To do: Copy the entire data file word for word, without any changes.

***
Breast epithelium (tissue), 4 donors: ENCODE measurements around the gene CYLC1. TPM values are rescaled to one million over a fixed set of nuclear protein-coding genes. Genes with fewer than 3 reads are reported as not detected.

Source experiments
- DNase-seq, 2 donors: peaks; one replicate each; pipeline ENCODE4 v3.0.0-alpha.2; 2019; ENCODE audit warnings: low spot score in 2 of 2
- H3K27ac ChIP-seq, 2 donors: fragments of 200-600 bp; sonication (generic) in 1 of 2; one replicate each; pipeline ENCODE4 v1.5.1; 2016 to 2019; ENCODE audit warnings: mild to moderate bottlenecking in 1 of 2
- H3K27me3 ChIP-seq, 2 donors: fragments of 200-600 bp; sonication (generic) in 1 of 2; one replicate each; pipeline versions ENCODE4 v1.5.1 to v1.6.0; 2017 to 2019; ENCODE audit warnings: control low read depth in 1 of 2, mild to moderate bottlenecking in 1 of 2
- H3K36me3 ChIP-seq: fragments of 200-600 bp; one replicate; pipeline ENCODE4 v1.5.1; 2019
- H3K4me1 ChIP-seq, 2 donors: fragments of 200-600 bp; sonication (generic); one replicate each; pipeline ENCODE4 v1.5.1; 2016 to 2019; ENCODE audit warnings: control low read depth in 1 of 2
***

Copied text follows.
Breast epithelium (tissue), 4 donors: ENCODE measurements around the gene CYLC1. TPM values are rescaled to one million over a fixed set of nuclear protein-coding genes. Genes with fewer than 3 reads are reported as not detected.

Source experiments
- DNase-seq, 2 donors: peaks; one replicate each; pipeline ENCODE4 v3.0.0-alpha.2; 2019; ENCODE audit warnings: low spot score in 2 of 2
- H3K27ac ChIP-seq, 2 donors: fragments of 200-600 bp; sonication (generic) in 1 of 2; one replicate each; pipeline ENCODE4 v1.5.1; 2016 to 2019; ENCODE audit warnings: mild to moderate bottlenecking in 1 of 2
- H3K27me3 ChIP-seq, 2 donors: fragments of 200-600 bp; sonication (generic) in 1 of 2; one replicate each; pipeline versions ENCODE4 v1.5.1 to v1.6.0; 2017 to 2019; ENCODE audit warnings: control low read depth in 1 of 2, mild to moderate bottlenecking in 1 of 2
- H3K36me3 ChIP-seq: fragments of 200-600 bp; one replicate; pipeline ENCODE4 v1.5.1; 2019
- H3K4me1 ChIP-seq, 2 donors: fragments of 200-600 bp; sonication (generic); one replicate each; pipeline ENCODE4 v1.5.1; 2016 to 2019; ENCODE audit warnings: control low read depth in 1 of 2